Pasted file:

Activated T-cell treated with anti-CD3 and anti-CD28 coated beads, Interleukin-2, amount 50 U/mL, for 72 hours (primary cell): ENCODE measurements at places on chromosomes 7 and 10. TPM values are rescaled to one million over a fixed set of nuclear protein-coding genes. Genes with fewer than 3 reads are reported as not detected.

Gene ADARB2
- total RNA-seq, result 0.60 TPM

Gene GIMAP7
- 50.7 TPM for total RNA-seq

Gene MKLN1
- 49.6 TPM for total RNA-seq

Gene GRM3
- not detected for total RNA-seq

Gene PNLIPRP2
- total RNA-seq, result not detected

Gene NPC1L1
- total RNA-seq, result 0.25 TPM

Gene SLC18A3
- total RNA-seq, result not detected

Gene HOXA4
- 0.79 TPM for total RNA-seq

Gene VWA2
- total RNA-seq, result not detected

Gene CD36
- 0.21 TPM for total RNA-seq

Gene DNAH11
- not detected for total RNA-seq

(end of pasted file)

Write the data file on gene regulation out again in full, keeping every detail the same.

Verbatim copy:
Activated T-cell treated with anti-CD3 and anti-CD28 coated beads, Interleukin-2, amount 50 U/mL, for 72 hours (primary cell): ENCODE measurements at places on chromosomes 7 and 10. TPM values are rescaled to one million over a fixed set of nuclear protein-coding genes. Genes with fewer than 3 reads are reported as not detected.

Gene ADARB2
- total RNA-seq, result 0.60 TPM

Gene GIMAP7
- 50.7 TPM for total RNA-seq

Gene MKLN1
- 49.6 TPM for total RNA-seq

Gene GRM3
- not detected for total RNA-seq

Gene PNLIPRP2
- total RNA-seq, result not detected

Gene NPC1L1
- total RNA-seq, result 0.25 TPM

Gene SLC18A3
- total RNA-seq, result not detected

Gene HOXA4
- 0.79 TPM for total RNA-seq

Gene VWA2
- total RNA-seq, result not detected

Gene CD36
- 0.21 TPM for total RNA-seq

Gene DNAH11
- not detected for total RNA-seq